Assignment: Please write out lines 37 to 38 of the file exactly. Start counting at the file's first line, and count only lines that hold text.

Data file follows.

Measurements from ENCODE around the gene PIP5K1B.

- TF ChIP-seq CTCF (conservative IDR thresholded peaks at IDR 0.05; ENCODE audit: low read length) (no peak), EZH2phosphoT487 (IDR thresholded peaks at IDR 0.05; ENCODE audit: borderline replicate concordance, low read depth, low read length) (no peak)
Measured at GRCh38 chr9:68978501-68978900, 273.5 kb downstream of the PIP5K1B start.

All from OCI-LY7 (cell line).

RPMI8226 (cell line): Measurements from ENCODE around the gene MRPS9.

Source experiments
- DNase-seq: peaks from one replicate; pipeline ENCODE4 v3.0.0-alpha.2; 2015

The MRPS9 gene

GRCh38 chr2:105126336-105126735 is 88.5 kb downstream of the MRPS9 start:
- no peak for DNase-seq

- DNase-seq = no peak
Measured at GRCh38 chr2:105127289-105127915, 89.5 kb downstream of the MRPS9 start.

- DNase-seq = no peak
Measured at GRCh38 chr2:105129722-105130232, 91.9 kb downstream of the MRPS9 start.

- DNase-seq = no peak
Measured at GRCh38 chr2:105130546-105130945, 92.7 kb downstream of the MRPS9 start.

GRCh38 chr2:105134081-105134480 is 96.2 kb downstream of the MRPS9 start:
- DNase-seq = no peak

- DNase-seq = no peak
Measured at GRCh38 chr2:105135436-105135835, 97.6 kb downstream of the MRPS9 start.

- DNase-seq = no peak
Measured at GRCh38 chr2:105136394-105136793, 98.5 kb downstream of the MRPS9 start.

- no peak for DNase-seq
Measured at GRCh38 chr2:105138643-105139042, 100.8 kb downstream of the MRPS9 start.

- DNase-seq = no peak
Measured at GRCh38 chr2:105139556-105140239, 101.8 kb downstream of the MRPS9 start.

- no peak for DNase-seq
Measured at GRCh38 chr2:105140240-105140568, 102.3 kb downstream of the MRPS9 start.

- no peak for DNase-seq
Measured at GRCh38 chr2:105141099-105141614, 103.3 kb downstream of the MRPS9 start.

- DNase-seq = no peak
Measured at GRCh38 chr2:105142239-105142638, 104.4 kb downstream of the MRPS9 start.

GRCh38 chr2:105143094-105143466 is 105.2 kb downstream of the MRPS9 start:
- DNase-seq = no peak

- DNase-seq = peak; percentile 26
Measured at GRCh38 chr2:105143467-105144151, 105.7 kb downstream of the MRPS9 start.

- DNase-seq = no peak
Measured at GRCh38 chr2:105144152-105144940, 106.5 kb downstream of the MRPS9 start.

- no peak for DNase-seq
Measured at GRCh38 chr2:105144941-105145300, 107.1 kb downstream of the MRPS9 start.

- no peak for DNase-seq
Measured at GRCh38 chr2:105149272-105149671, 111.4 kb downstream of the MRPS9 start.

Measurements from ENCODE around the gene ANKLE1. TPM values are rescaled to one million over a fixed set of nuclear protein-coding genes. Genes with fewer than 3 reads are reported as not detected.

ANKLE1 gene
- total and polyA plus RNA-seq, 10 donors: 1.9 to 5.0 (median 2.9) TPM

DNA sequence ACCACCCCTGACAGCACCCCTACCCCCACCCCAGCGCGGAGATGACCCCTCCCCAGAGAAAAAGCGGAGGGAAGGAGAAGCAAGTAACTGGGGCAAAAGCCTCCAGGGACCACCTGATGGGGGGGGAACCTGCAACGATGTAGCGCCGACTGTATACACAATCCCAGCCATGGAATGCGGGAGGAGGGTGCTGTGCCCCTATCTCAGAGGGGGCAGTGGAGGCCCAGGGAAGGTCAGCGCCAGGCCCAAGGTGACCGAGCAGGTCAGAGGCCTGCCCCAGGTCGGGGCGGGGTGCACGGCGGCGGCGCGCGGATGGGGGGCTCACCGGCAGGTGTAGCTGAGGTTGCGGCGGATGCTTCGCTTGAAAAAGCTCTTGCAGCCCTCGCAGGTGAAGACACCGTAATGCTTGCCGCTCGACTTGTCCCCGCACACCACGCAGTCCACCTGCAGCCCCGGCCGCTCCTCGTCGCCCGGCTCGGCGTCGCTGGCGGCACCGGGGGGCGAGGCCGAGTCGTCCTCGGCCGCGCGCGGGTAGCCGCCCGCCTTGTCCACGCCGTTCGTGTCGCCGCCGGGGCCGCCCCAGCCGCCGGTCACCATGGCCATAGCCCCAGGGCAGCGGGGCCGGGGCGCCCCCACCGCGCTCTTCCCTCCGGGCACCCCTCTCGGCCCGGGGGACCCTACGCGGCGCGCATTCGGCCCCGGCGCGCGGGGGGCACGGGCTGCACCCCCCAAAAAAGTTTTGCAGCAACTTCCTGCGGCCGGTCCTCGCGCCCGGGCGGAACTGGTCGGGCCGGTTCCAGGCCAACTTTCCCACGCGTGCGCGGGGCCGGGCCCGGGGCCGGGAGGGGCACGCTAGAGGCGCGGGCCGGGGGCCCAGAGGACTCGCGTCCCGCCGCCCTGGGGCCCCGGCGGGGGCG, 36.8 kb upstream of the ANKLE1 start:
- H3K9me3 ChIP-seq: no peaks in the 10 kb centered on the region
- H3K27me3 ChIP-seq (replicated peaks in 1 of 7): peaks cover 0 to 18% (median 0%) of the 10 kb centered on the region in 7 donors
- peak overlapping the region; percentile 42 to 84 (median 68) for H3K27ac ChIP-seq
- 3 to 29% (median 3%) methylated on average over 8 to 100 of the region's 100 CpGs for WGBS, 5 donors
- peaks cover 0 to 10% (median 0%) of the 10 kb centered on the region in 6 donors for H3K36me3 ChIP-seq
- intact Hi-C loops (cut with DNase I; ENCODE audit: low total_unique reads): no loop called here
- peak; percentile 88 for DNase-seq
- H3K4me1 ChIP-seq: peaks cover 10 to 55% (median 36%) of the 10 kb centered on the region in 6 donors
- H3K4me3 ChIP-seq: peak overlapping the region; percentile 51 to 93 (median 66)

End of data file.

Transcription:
- DNase-seq = no peak
Measured at GRCh38 chr2:105144152-105144940, 106.5 kb downstream of the MRPS9 start.